The city’s fiscal year 2017 budget process served as another reminder of how the African- American community continues to be devalued, humiliated and marginalized when attempting to play a meaningful role in the revitalization of our community.
The script has remained the same. Our demographics are used to bring money into our communities for our community, but those funds are often diverted outside of it.
In the Thursday, Sept. 22 budget meeting, the public experienced the institutional dismissal first hand. The charade began when the Deuces Live and Warehouse Arts District (WADA) celebrated a joint $136,000 funding victory to hire a consultant to develop a Deuces/WADA master plan.
The results of this joint partnership came after WADA’s funding request came to the city council as a consent agenda in April of this year. When questions arose about the funding request, the group was forced to go back and play nice with the Deuces board.
It worked, four months later the two groups appeared in council chambers joined at the hip, poised to take down any community member who dared to stand against their forged partnership to acquire funding to hire a consultant to develop a master plan for the two groups, which have the historic 22nd Street Corridor as their major redevelopment focus.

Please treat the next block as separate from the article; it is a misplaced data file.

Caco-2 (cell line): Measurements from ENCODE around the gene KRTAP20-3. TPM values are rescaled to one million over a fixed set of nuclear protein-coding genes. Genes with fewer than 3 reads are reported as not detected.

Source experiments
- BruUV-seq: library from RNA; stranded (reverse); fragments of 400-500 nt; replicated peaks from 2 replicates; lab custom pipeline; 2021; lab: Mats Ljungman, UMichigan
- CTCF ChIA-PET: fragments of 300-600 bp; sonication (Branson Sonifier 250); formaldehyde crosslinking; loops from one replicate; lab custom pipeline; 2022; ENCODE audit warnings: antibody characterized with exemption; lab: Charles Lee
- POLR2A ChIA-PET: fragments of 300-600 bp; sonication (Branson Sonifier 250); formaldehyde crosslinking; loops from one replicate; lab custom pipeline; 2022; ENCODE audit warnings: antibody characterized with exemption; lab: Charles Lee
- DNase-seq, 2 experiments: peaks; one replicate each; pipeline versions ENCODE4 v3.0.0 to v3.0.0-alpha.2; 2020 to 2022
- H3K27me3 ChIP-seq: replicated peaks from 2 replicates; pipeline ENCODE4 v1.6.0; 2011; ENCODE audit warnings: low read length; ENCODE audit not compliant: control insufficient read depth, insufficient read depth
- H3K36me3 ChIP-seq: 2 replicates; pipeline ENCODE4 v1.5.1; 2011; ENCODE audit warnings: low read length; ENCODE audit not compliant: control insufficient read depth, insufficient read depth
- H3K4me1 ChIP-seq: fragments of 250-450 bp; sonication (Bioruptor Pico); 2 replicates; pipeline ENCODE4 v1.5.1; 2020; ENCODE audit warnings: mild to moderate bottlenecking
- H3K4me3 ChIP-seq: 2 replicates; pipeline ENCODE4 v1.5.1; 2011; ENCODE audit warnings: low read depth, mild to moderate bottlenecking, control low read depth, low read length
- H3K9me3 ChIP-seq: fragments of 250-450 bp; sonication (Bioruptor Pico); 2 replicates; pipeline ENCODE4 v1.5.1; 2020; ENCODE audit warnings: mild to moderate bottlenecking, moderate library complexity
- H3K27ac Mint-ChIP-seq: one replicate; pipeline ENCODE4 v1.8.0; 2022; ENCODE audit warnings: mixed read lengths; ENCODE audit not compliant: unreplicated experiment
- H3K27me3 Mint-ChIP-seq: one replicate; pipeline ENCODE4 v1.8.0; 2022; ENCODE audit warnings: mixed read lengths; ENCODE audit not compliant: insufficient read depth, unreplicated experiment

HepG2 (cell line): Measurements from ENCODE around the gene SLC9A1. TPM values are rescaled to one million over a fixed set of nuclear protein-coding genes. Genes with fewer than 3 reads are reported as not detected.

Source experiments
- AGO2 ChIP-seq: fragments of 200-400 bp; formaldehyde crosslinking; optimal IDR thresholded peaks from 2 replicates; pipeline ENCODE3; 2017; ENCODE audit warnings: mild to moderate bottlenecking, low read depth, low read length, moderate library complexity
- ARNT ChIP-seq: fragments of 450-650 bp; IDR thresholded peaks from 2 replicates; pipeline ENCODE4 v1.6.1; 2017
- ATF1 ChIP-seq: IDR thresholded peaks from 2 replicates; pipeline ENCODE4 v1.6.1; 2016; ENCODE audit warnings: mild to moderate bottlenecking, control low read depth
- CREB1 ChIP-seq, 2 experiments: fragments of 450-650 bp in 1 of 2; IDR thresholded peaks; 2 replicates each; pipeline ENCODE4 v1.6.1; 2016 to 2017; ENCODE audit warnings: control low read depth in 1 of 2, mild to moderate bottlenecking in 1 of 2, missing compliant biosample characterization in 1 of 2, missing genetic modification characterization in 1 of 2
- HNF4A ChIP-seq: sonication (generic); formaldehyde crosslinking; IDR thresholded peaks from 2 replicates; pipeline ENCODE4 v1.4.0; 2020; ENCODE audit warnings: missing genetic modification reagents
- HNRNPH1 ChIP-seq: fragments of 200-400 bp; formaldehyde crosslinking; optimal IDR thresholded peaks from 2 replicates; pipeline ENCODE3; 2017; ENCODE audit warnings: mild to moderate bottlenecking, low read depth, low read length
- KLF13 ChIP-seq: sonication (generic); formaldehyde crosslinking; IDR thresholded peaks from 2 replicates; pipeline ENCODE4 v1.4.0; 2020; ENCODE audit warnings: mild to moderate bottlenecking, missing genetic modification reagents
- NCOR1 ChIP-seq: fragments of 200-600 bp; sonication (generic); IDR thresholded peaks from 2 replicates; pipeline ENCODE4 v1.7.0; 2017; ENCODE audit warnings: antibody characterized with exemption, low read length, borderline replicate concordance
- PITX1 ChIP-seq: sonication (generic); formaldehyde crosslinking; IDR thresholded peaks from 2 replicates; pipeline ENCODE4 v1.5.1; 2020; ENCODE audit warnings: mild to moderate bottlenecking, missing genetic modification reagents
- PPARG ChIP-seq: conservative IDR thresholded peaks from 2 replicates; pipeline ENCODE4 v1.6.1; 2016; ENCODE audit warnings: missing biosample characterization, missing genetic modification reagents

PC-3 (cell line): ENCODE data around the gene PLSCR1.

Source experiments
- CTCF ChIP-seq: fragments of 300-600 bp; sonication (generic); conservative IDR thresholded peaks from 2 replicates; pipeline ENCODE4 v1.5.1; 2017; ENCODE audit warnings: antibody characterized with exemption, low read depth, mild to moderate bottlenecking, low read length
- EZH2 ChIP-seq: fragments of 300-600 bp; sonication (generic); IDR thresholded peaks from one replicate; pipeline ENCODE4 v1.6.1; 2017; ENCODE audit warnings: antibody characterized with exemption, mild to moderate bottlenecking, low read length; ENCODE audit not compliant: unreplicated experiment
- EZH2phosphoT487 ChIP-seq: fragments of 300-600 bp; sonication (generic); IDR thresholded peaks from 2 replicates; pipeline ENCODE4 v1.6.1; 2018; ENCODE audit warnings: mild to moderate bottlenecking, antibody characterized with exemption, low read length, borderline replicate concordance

All was well until the entire budget and the capital improvement budget came up at approximately 8:30 p.m. To the public and even the Deuces’ board surprise, Councilwoman Lisa Wheeler-Bowman revealed there was another $1 million in the budget for WADA only.
The few remaining in council chambers were mortified. The night was not lost though for the Deuces. Recognizing their hands had been caught in the proverbial cookie jar, motions started flying around to now include the Deuces. The obvious shamble resulted in the Deuces being included in the plan.
The insults to the African-American community did not stop there. In the city’s budget states early childhood education received a $250,000 budget allocation. The $250,000 budget allocation came as a result of Councilmember Karl Nurse calling together “white” early childhood education professionals to put together an early childhood education strategy for the mayor to support.
African- American providers, me included, were not invited to the table after repeated requests. The requests were not only requests for Happy Workers’ to be at the table, the requests were made for faith-based early childhood education providers such as Mt. Zion and independent providers such as Kidz World. In spite of the at least three documented requests, African-American early childhood education providers were simply excluded from the planning and discussions regarding their needs.
Maria L. Scruggs, President
St. Petersburg NAACP